Inklings: Poems of the Point and Beyond

If we doubt importance, if we despair over loss, if we lament the passage of time without purpose, if we feel ourselves fading away from the failure to realize the promise of our best selves, if we know that youth is fleeting and old age involves in Layton’s words “the inescapable lousiness of growing old,” we might find solace and consolation and hope in the poems of Don Gutteridge. He remembers the full vigour of coltish desire in youth, and he celebrates the beauty of having found lifelong love.

– John B. Lee
Poet Laureate of the city Brantford in perpetuity,
Poet Laureate of Norfolk County for life


On sizzling summer nights

boys budding and girls

sudden with breasts

play hide-and-go-seek

in the juddering shadows
under the lascivious light
of a June moon: too
soon to be blessed by
some tremulous touch,

they wait for the “all free” call

and come running in side-

ways tandem towards

Mara’s lamp and what
is just beginning to daze

and delight.


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Black Moss Editorial Team

This post is by the Black Moss Editorial Team. For more information about our team, go to About Us>Our Team on this site.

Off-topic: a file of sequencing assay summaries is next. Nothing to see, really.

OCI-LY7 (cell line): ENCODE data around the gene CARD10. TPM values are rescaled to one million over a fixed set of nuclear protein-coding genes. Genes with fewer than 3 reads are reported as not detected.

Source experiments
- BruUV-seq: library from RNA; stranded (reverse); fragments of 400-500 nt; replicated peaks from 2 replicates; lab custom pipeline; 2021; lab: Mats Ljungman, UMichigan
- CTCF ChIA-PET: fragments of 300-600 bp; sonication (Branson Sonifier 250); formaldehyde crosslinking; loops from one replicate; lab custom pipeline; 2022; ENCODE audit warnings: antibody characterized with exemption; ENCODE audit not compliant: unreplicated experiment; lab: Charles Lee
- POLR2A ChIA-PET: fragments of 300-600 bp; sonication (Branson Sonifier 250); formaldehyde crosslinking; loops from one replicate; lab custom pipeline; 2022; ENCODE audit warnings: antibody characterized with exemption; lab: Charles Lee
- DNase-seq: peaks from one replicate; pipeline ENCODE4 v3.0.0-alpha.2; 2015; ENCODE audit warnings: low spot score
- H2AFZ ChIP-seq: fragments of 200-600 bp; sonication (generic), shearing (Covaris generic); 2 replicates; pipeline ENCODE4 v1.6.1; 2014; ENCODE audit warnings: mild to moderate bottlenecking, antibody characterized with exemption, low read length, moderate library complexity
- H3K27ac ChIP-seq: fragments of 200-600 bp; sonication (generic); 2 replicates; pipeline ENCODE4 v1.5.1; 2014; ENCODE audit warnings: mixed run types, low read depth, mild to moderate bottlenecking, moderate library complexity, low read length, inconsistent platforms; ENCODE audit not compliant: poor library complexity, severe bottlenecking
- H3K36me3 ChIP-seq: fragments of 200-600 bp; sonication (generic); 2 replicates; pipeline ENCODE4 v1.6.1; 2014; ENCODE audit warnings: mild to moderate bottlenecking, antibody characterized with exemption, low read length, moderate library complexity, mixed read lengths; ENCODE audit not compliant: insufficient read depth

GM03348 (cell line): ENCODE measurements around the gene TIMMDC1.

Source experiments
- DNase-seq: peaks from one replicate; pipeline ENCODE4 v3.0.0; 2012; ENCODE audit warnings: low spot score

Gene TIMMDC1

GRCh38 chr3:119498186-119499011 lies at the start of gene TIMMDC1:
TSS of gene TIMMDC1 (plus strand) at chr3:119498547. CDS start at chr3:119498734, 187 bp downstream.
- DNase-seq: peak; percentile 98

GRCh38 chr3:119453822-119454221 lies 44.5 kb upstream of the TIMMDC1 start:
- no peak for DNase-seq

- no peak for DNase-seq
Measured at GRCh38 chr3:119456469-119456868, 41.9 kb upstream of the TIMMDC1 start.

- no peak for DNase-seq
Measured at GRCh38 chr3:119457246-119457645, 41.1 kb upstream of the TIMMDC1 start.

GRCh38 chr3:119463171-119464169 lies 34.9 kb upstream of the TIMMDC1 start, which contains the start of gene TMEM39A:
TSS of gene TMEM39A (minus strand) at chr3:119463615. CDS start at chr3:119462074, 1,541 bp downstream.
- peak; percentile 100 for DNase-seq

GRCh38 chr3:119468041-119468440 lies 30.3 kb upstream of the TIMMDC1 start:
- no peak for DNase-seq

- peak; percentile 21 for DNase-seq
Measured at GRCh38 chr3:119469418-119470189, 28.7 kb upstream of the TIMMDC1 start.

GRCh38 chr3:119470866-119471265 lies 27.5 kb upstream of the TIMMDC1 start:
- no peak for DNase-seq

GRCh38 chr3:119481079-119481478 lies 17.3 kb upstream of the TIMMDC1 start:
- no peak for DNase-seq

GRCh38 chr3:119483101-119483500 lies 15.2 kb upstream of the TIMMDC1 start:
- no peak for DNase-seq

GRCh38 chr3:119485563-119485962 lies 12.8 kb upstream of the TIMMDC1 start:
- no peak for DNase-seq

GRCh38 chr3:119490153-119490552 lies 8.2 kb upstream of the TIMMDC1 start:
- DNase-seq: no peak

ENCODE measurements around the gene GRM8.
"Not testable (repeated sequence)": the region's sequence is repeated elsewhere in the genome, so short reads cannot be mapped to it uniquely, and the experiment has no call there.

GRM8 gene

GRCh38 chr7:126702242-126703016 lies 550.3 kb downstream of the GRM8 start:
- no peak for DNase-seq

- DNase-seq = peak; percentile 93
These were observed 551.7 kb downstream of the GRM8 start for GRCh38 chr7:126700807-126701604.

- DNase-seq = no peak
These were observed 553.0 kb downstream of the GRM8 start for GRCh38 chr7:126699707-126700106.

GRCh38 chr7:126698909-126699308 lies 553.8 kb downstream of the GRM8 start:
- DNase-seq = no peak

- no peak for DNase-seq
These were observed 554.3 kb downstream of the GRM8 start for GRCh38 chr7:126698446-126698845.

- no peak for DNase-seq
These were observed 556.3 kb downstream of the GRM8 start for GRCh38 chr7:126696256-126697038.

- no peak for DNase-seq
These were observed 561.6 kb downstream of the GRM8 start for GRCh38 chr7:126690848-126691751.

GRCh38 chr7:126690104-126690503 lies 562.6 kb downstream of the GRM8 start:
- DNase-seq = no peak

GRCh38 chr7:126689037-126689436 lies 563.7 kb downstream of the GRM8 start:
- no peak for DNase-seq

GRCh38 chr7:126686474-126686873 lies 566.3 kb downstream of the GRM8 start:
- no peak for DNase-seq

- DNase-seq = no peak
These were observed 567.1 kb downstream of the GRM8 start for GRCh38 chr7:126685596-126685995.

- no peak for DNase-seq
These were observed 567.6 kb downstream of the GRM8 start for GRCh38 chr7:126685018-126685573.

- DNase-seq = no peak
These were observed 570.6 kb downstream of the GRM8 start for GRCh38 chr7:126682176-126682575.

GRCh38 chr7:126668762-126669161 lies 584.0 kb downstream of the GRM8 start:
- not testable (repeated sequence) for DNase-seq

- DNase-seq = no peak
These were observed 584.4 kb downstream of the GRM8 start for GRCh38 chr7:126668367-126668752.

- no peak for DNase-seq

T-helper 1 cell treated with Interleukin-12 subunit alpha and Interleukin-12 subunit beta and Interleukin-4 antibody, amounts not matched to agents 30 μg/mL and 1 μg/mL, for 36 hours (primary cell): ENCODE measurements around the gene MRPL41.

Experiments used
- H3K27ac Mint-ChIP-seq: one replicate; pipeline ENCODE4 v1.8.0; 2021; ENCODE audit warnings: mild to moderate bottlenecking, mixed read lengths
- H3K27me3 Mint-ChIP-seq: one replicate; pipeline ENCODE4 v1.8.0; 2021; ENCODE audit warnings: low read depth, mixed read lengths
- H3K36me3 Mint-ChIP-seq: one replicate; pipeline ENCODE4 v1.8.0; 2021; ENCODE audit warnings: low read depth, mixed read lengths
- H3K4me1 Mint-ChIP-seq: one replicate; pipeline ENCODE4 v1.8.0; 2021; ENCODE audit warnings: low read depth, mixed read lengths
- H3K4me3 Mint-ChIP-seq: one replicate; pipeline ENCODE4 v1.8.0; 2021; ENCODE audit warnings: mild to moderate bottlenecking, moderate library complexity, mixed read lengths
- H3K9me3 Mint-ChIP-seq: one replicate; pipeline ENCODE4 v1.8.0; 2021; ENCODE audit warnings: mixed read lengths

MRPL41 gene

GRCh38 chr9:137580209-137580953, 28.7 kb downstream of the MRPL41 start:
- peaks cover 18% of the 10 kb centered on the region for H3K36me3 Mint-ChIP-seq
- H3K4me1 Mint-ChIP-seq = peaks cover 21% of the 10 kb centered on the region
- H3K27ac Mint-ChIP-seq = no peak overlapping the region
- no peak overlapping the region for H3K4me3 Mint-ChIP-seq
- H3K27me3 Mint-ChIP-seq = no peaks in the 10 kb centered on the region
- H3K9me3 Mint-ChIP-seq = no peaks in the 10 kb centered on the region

The first striking thing to note about Inklings: Poems of the Point and Beyond is the depth of its images, which pull readers into each succinct poem like a snapshot captures the eye with colourful immediacy. These are the moments that define our lives past, present, and future. As the camera captures the image in its seconds of glory before it fades or transforms, so Inklings captures those connections in life and family before they evolve into something different, bringing free verse poetry readers along for a ride through metaphor and experience.

Diane Donovan, senior reviewer, Midwest Book Review


Don Gutteridge was born in Sarnia, Ontario and raised in the nearby village of Point Edward. He graduated from Western University with an Honours English degree and taught high school for seven years before moving to Western’s Faculty of Education. There he taught English Methods for twenty-five years. He is the author of more than fifty books: poetry, fiction and scholarly works in educational theory and practice. In 1970 he won The UWO President’s Medal for his poem “Death at Quebec.” His collection Coppermine was a finalist for the 1973 Governor General’s Award. He is currently Professor Emeritus and lives in London Ontario with his wife Anne.


Additional information


Release: 2017
Pages: 64
Format: Paperback

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